Do you know of an initiative that our readers might like to hear about? Please feel free to add in the comments.

Sharefest

15/04/2014 Leave a comment

Sharefest is an annual conference held in Hamilton, New Zealand, in September. In it’s seventh year, it aims “to encourage and develop an ongoing community of practice where those engaged in e-activities… can share their innovations and experiences” (http://wordpress.isle.ac.nz/shar-e-fest-2014).

 

Theme: E-learning in practice: How are learning technologies and social media being used effectively to enhance student learning and achievement?

 

Keynote speaker: Professor Jan Herrington 

Keydates:

  • First call for papers:  8 July 2014
  • Conference: 29-30 September 2014

Registration: click on the “register” link and you get sent an email to activate your membership 

Submission: the submission system will go live in early July, so plenty of time for you to prepare!

The old website provides a bit of history and the flavour of the event. 

Manaiakalani

09/04/2014 Leave a comment

Manaiakalani is an elearning and literacy strategy that is being coordinated out of Pt England School but includes a lot of schools in the Tamaki region of Auckland. 

The plan was/is to get one netbook per child (almost like one laptop per child but not quite?) for students from year five through to year thirteen, and to distribute wireless broadband into homes in the community, increasing family engagement in education. The first netbooks distributed run Ubuntu and they use Google apps for managing their work. Software in the build includes GIMP, Scratch and TuxPaint. The newer devices are Chromebooks. 

To see how it all fits together you might want to check out the Tamaki Achievement Pathway website.

 

Hackers

The Manaiakalani Hackers meet at Pt England fortnightly to support the project, along with all the other stakeholders: teachers, students, families, philantrophists, researchers, contributors, and the Manaiakalani Education Trust (hopefully I included most of the stakeholders in my list!). 

Us hackers wrote some design principles way back in the beginning, which we revisit occasionally to see if we are still on the same page. We have indepth honest discussions at our meetings – rowdy, passionate discussions – where lots of points of view were brought to light and thrashed about. We frequently have guests at our meeting and all the given feedback is very useful.

I think the role of the hackers and the Trust are to facilitate the changes necessary, so technology is developed, and solutions tailored to be appropriate to the pedagogy desired.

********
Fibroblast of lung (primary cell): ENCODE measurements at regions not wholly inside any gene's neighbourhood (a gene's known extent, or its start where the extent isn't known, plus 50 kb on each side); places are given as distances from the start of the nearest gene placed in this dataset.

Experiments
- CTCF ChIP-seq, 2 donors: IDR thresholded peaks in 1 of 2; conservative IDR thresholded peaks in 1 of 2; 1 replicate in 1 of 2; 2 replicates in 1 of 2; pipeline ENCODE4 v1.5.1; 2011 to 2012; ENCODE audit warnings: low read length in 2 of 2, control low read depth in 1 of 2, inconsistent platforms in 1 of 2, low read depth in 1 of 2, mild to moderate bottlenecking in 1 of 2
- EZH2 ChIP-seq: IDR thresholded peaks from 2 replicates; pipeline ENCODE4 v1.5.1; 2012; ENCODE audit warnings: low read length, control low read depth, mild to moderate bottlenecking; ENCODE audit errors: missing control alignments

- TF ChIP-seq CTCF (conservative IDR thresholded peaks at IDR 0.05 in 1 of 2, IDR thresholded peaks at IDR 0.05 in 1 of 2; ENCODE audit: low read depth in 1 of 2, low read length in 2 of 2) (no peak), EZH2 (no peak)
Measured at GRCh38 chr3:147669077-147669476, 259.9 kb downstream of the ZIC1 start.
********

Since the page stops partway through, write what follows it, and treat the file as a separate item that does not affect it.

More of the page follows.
Progress

Wow! Looking back over the last few years since Manaiakalani started, here are some highlights courtesy of http://www.manaiakalani.org/our-story 

  • Tamaki College became New Zealand’s first state secondary school go fully digital in 2012 with all 600+ students with netbooks and has doubled its NCEA level 2 results for Māori and Pasifika in its first digital year making it among the top 60 improving schools in country
  • We have research validated rates of improvement for reading, writing and number across its primary schools that exceed national averages
  • We have developed and tested a software product called the Teacher Dashboard which is now in is the hands of 1m + users in the USA and elsewhere
  • Commercial partners have invented a wireless network that has gets UFB quality wireless into family homes for $4 netbook per month
  • More than 1500 families on an average adult income of $19k are paying off netbooks at $40 deposit and $15 per month over 3 years with an 80%+ payment success
  • Nearly $4m over 4 years has been raised to support this innovation and nearly 30% comes from parents
  • Tamaki year 9 students are sitting internal assessment online (NZQA have announced all exams will be online in 10 years)
  • We are creating a digital teaching academy in 2014 partnering with the University of Auckland.

The success comes down to:

  1. Collaboration across 11 schools where ‘all boats rise on a rising tide’
  2. Parent as investors with support from commerce and philanthropy
  3. Results focus on reading, writing and number with comprehensive research
  4. Shared pedagogy across cluster – Learn, Create and Share
  5. Affordable infrastructure

 

 

OLPC in NZ

09/04/2014 Leave a comment

After years of volunteering for One Laptop Per Child and Sugarlabs (I started mid 2008), it is very exciting to share with you that there are now New Zealand schools using the “One Laptop Per Child” XO laptops in both English and Maori. There are more than two million XO laptops distributed around the world, with over five thousand in the Pacific, and over seven thousand in Australia

A not-for-profit charitable trust, OLPC New Zealand has now been established in New Zealand to “to empower educators to lead and inspire children to learn through innovative use of affordable technology”. 

XO Laptop New Zealand Empowering Kids Learning

The first school to get them is Te Wharekura o Manaia. You can read all about it in the Hauraki Herald.  Based in the Coromandel, this is a bilingual school making the most of the opportunity to have laptops in Te Reo. When I visited this school I met some of the fabulous teachers and students who are using the XO laptops and saw just how much they had discovered in their first weeks.  

With over one hundred laptops now in the hands of kiwi kids, it is a good time for you to step forward if you want to be involved. There are lots of ways you can help, so contact the OLPC New Zealand trust to find out how.